Scrub typhus spreads to urban settings, hinting at growing riskOver 3,900 people have contracted the disease so far this year. Doctors say mis-diagnosis and delay in diagnosis and treatment of the infection lead to severity and deaths.
Last week, a 40-year-old woman from the New Baneshwar area of Kathmandu was rushed to the emergency ward of Civil Hospital after complaining of weakness in her limbs. Despite taking medications after various tests at a private clinic, her ailments— high fever and severe body aches, headache, abdominal pain, and joint and muscle pain—did not subside.
“Doctors at Civil Hospital recommended various tests including testing of scrub typhus, which show a positive result,” one of her relatives, who wished to keep the case private, told the Post. “Physicians, however, took the test result as false positive and recommended another test but the second test also confirmed scrub typhus positive.”
Scrub typhus, or bush typhus, is an infectious disease caused by the parasite Orientia tsutsugamushi, a mite-borne bacterium. It spreads in humans when bitten by infected chiggers (larval mites) found in mice.
Until now, it is believed that people residing in rural areas or those working in grasslands or fields are at high risk of getting infected. However, the infection in people from urban settings shows a growing risk from the deadly disease.
The Epidemiology and Disease Control Division, an agency responsible for containing outbreaks in the country, said that over 3,900 people have been infected by scrub typhus since January.
“So many people residing in urban areas have tested positive to scrub typhus,” said Dr Gokarna Dahal, chief of the Vector Control Section at the division. “Compared to people from urban areas, those residing in villages have been infected more but people residing in urban areas have also tested positive to the disease and hospitalised.”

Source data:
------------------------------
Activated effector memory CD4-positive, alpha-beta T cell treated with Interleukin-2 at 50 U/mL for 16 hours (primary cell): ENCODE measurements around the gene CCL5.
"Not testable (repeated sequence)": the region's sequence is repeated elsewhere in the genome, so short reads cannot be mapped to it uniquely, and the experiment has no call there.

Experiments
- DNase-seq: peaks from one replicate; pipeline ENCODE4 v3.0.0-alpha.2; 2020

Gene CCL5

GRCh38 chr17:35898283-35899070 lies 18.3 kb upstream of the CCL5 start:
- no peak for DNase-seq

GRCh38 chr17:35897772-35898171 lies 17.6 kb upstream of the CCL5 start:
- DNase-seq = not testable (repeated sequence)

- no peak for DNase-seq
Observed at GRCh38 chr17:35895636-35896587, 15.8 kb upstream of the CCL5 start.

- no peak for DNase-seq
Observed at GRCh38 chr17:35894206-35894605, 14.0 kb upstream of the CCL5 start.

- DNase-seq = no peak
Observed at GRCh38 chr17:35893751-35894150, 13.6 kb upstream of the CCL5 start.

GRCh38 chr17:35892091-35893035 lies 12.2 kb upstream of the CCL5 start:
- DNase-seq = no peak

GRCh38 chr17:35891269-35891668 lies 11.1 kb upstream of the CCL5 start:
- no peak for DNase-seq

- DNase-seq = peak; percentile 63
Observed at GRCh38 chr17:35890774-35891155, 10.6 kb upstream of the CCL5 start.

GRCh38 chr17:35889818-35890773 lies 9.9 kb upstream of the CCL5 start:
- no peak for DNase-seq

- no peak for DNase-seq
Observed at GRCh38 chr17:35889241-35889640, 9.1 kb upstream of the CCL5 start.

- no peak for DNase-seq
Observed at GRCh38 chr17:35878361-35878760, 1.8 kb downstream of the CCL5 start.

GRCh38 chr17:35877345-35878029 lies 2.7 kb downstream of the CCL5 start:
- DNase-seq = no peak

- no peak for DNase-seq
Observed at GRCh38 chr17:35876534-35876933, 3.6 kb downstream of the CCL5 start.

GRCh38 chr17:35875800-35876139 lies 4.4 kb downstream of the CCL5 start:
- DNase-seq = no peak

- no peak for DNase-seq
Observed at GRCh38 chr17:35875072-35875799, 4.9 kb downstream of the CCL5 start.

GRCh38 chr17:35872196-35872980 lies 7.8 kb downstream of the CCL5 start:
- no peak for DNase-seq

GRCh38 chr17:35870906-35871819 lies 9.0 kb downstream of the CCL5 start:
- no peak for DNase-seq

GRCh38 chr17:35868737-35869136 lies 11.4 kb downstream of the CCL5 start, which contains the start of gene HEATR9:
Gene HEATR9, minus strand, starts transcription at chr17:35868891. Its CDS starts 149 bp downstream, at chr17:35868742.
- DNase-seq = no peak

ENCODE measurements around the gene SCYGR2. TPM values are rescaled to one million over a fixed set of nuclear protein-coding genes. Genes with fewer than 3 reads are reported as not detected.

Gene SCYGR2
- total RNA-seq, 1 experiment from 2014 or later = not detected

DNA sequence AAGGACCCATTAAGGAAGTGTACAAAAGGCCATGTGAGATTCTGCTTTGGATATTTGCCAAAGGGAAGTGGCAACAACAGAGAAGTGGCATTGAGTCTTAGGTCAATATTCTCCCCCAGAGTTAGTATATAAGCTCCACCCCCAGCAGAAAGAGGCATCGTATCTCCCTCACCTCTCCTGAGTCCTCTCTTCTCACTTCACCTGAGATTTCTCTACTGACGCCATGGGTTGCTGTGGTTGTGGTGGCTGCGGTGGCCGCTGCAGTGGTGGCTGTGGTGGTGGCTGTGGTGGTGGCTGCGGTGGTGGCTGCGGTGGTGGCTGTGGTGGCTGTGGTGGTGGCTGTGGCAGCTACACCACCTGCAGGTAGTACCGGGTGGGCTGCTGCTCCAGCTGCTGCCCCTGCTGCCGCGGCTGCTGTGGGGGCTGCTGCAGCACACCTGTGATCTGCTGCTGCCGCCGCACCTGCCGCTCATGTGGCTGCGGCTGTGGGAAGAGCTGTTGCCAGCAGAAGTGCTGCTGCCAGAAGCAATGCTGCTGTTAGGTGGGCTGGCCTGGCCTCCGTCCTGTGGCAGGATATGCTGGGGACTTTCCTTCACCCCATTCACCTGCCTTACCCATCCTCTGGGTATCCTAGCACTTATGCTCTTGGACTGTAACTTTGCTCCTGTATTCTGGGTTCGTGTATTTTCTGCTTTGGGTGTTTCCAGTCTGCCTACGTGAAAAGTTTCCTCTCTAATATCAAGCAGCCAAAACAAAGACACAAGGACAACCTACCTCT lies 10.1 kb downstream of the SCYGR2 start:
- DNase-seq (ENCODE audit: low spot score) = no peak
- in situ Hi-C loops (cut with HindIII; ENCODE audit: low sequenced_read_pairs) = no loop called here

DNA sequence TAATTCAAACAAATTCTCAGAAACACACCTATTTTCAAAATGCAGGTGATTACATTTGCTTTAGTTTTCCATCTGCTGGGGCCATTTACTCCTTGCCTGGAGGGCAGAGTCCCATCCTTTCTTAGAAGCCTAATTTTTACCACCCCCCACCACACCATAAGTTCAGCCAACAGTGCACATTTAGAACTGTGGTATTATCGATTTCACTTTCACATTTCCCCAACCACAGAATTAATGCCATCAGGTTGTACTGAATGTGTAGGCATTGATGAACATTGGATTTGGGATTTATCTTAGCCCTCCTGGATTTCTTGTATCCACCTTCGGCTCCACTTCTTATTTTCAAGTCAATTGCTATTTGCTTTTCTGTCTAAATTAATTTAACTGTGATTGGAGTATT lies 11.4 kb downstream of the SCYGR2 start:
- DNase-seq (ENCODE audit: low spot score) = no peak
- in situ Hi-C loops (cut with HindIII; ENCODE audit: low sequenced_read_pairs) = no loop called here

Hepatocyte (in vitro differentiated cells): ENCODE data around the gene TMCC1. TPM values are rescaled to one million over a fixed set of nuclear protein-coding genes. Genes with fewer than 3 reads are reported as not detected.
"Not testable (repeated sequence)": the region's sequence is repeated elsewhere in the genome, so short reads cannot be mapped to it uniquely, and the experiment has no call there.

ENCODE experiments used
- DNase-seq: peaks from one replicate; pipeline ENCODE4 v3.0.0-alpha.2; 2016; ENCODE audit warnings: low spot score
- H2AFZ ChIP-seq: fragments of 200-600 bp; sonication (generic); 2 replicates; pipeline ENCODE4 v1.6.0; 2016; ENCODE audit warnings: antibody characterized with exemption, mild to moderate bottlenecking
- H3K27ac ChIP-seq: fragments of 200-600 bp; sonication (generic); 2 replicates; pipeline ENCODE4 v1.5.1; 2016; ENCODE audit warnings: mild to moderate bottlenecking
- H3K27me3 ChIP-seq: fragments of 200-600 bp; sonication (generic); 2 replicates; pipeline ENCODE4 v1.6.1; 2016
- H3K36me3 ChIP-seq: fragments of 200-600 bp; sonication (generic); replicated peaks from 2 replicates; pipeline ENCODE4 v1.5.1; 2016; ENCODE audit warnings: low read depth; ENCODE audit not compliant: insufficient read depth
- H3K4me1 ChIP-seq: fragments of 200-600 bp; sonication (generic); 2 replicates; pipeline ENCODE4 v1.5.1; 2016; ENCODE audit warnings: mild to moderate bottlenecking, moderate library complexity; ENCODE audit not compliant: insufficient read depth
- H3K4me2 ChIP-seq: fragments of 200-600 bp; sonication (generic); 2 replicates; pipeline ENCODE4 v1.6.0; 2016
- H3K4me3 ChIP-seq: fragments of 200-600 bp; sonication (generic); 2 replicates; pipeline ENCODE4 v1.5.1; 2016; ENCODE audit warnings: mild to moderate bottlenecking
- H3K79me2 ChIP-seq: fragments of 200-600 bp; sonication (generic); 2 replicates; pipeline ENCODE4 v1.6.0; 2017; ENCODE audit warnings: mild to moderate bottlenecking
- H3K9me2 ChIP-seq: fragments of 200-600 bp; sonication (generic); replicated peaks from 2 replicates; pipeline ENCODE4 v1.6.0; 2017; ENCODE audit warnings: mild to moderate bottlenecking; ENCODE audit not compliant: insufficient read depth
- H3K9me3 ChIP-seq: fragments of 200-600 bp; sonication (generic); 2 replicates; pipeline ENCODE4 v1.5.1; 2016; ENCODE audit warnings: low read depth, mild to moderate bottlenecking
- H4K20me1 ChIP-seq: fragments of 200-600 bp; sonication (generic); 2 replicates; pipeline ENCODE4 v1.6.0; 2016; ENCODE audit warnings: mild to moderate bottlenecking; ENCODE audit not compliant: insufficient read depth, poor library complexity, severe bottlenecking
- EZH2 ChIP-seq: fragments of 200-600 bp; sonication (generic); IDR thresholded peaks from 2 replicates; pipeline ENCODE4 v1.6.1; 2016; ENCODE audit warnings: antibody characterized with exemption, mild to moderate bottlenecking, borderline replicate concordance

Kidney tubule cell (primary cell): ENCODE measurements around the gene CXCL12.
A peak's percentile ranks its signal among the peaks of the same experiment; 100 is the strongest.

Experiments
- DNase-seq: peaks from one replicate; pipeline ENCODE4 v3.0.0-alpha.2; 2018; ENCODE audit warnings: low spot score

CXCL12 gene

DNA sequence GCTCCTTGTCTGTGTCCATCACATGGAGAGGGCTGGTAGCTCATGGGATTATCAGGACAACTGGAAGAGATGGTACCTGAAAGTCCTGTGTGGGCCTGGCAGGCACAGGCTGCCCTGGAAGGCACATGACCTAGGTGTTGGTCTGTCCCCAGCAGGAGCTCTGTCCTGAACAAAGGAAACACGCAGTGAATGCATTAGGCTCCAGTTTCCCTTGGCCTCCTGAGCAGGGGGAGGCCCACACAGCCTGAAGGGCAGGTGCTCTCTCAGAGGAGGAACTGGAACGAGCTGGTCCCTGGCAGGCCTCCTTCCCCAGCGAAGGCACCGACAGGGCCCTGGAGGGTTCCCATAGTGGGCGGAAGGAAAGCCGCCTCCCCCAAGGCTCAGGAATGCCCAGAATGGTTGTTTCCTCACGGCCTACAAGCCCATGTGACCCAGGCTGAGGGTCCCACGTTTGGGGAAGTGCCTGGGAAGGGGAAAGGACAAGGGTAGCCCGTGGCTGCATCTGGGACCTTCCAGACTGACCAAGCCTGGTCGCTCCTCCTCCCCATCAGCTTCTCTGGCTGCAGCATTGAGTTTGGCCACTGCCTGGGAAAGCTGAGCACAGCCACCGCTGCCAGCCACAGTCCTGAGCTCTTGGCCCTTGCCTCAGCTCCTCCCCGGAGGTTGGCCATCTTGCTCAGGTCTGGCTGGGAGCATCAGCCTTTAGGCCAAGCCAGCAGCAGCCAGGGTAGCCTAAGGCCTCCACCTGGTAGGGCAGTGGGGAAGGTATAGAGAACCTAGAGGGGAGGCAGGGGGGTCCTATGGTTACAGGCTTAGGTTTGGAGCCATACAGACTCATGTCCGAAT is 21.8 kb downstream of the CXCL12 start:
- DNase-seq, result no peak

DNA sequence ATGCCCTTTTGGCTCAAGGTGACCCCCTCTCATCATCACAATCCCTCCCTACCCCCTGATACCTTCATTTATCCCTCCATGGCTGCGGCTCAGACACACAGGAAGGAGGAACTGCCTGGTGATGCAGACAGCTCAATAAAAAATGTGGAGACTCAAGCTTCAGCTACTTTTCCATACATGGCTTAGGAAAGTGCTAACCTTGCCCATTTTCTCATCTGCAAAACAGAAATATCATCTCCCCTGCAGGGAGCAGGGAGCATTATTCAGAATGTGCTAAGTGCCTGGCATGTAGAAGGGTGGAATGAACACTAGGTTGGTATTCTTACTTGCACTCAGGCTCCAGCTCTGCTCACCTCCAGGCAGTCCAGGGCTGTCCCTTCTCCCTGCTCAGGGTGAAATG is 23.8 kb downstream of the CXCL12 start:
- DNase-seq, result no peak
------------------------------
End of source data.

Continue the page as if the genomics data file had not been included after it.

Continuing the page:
Officials at the division said that over 1,000 people from Sudurpaschim Province have tested positive for the disease this year. Kailali and Kanchanpur of Sudurpaschim Province, and Nuwakot and Dhading of Bagmati Province are among the highly affected districts, which reported more cases. Officials said the number of infected could rise in the coming days as the season of scrub typhus is not over, and it takes time for all the cases to get reported in the government system.
Doctors point out high fever, headache, abdominal pain, backache, joint and muscle pain, red rashes, nausea and vomiting as some symptoms of scrub typhus infection.
Patients with severe illness may develop bleeding, which could lead to organ failure. The infection can cause respiratory distress, inflation of the brain and lungs, kidney failure and then multi-organ failure. If not treated immediately, it could be fatal.
Nepal saw a surge in scrub typhus cases after the calamitous 2015 earthquakes that killed nearly 9,000 persons.
Three months after the quakes, the BP Koirala Institute of Health Sciences, Dharan had alerted the Epidemiology and Disease Control Division about six children with unusual fever and severe respiratory problems.
Serum samples were collected for subsequent tests in Kathmandu and Bangkok that confirmed a scrub typhus outbreak. By then, four children had already died in the course of treatment. By the end of the year, 101 cases were confirmed in 16 districts and four more people succumbed to the disease.
The magnitude of the outbreak escalated in 2016—831 cases of scrub typhus were reported in 47 districts and 14 people died by the end of that year.
According to data from the Ministry of Health and Population, more than 1,026 people were infected with the disease in 2020. In 2021, their number increased to 1,999, while in 2022, it rose to more than 2,900.
The neglected tropical disease has been emerging as a new health challenge in Nepal, according to doctors.
The risk of severity and fatality can be minimised if the patients are diagnosed and treated early, they say.
“The problem is most hospitals and health workers still do not recommend scrub typhus testing,” said Dr Sher Bahadur Pun, chief of the Clinical Research Unit at the Sukraraj Tropical and Infectious Disease Hospital. “Delayed diagnosis leads to delay in starting treatment, which increases the risk of deterioration in the health of infected persons.”
Doctors say ordinary antibiotics like doxycycline and azithromycin, which are on the essential drugs list supplied by the government to health facilities across the country for free distribution, can cure the disease.